At a glance.
- City pays DoppelPaymer ransom.
- Babylon Healthcare sustains a data exposure.
- Bogus contact-tracing apps carry a spyware payload.
- Thanos ransomware described.
- Doxing during unrest.
Florence pays up.
DoppelPaymer ransomware hit the US city of Florence, Alabama, on June 5th. The extortionists demanded 38 Bitcoin, about $378,000. As is now almost always the case, they accompanied their encryption of the victims' files with a threat to publish or sell the city's data if they weren't paid, Infosecurity Magazine reports. An unnamed security firm Florence hired to help with recovery was able to negotiate the ransom down to 30 bitcoin, about $291,000, which is better than the original ask, but it's still more than a quarter of a million. Note that Florence is paying in the hope that its data won't be released. That's the gang's promise, but it of course remains to be seen whether the criminals will have enough enlightened self-interest to resist the strong temptation of selling the stolen information anyway. There's a large after-market for other people's data.
Babylon Health regrets.
UK healthcare provider Babylon Healthcare Services sustained a data breach this week in its remote consultation app. SiliconAngle says the issue came to light Tuesday, when a user tweeted that he'd been able to access some fifty video consultations belonging to other patients. Telehealth has seen greater usage during the current pandemic emergency (the Verdict reports that Babylon's app has 2.3 million registered users, including Health Secretary Matt Hancock) and according to the Telegraph Babylon Healthcare has drawn criticism and calls for investigation from both privacy experts and Members of Parliament. The incident was a data exposure due to a software error, not an attack.
The start-up has apologized. The Telegraph quotes their statement: "On the afternoon of Tuesday June 9 we identified and resolved an issue within two hours whereby one patient accessed the introduction of another patient's consultation recording. Our investigation showed that three patients, who had booked and had appointments today, were incorrectly presented with, but did not view, recordings of other patients' consultations through a subsection of the user's profile within the Babylon app. This was the result of a software error rather than a malicious attack. The problem was identified and resolved quickly. Of course we take any security issue, however small, very seriously and have contacted the patients affected to update, apologise to and support where required."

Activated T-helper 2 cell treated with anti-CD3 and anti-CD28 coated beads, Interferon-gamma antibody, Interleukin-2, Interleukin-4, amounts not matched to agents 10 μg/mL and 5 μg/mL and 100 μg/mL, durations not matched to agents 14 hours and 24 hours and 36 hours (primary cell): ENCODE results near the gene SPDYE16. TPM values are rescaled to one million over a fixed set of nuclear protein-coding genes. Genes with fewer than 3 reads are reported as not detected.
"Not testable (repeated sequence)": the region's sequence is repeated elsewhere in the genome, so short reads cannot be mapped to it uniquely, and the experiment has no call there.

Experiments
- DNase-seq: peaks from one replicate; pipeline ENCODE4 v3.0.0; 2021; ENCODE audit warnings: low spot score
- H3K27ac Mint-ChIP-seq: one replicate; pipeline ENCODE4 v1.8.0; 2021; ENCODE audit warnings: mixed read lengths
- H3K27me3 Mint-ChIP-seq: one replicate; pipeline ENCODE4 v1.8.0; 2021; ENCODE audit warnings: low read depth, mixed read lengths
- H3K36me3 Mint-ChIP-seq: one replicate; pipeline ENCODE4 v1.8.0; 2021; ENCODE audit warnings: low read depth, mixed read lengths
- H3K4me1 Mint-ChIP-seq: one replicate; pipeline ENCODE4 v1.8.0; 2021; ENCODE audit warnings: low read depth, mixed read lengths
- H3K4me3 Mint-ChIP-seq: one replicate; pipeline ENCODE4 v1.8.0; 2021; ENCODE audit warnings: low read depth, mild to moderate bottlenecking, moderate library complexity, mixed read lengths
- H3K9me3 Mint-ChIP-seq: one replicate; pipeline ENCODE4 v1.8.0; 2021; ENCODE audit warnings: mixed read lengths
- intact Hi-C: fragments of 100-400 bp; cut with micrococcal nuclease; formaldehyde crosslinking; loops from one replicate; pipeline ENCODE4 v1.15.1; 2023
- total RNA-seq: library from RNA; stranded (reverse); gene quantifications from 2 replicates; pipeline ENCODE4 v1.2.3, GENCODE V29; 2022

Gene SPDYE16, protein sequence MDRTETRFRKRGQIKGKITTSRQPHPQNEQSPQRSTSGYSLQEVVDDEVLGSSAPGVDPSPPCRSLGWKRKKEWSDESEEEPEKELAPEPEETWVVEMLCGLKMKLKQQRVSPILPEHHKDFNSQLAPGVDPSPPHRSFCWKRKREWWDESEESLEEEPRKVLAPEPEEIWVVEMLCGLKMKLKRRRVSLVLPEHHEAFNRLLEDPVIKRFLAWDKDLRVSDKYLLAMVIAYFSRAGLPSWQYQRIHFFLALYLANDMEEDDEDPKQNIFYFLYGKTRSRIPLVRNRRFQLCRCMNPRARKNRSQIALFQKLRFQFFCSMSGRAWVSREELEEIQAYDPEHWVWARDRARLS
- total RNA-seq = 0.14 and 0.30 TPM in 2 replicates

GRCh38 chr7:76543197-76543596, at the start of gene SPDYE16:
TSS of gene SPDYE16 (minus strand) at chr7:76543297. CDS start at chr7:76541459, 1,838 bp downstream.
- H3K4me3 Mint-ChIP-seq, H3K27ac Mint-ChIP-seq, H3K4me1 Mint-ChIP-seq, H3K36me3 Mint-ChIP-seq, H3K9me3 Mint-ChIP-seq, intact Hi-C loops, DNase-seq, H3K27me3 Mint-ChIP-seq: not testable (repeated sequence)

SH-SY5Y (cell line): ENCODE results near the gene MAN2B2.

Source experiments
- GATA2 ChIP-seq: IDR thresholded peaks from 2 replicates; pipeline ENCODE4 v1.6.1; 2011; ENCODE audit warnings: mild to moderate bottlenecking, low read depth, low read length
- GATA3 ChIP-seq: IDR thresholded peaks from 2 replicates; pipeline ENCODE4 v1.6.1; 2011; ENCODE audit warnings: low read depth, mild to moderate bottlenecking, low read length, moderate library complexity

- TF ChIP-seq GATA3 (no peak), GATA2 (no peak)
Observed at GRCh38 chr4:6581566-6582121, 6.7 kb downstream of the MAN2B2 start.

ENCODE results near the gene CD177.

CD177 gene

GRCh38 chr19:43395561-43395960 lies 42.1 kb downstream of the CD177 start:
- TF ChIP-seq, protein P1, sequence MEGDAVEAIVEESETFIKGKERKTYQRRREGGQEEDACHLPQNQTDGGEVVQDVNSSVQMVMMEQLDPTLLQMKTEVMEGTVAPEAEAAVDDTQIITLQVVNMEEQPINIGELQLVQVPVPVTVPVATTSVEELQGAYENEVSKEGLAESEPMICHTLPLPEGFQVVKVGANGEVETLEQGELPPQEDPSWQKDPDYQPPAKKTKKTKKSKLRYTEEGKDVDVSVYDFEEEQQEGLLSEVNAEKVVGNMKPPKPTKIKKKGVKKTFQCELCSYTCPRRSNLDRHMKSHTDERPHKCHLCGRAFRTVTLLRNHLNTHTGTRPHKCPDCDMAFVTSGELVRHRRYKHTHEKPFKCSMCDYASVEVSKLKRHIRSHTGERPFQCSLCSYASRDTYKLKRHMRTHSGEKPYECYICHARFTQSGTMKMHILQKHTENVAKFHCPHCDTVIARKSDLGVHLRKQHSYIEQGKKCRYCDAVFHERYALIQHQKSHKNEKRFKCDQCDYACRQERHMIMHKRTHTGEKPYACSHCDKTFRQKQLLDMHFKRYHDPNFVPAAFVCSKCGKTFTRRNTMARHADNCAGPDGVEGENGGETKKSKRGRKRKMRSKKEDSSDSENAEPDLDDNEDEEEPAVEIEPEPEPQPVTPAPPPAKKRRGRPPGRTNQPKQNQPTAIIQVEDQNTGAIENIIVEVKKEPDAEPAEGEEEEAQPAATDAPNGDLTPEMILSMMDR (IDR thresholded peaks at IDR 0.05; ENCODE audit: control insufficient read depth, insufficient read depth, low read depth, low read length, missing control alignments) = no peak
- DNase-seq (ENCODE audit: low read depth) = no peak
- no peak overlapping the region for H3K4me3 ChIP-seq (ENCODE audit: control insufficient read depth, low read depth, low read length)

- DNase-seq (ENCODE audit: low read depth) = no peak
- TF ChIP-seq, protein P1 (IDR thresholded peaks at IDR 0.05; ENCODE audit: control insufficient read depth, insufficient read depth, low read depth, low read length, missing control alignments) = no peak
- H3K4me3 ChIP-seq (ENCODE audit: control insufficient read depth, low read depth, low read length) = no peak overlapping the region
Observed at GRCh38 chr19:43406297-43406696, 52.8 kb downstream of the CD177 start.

Bogus contact-tracing apps are distributing spyware.
The COVID-19 pandemic is still furnishing occasions for criminal activity. Anomali yesterday released its findings that bogus contact-tracing apps were in fact carrying spyware payloads, mostly SpyNote and the banking Trojan Anubis. Contact-tracing programs are being spoofed for Armenia, Brazil, Colombia, India, Indonesia, Iran, Italy, Kyrgyzstan, Russia, and Singapore. The geographic reach of the operations, the kind of information being collected, and the opportunistic approach are suggestive of a sophisticated criminal enterprise.
Ransomware-as-a-service gets a newly enhanced offering.
Researchers at Recorded Future describe the growing popularity of Thanos in the ransomware affiliate program criminal market. Thanos is a ransomware builder, believed to be the first to feature the RIPlace technique that’s designed to facilitate rapid weaponization of proof-of-concept exploits. RIPlace works, basically, by “leveraging symbolic links through an MS-DOS device name to copy an encrypted version of the file to the original file location.”
It’s been well-received in the criminal-to-criminal customer reviews. Thanos “works flawlessly,” say the happy affiliates, and they ask the vendor (nom-de-hack “Nosophoros”) to “keep the updates coming.” Recorded Future sees two strengthening trends in ransomware. First, the ransomware-as-a-service market can be expected to grow. And, second, the gap between the high-end operators and the skids will persist: as they put it, “there will be a continuing separation between the ransomware ‘haves’ and ‘have-nots’.” And, of course, all ransomware threatens the privacy of the data it affects.
Doxing in times of unrest.
Police officers in major US cities (including Washington, Atlanta, Boston and New York) are being subjected to doxing, their home addresses and other personal information being shared on social media, the AP reports. The source is an unclassified intelligence memorandum from the Department of Homeland Security, which warns that the information could be used by “violent opportunists or domestic violent extremists.” It’s not illegal to post this sort of information, although most platforms at least fitfully discourage doing so, but it’s difficult to ignore the implicit threat in this and other doxing incidents. Since there’s a possibility that at least some of the information came from compromised email accounts, DHS advises police officers to take steps to secure their online presence.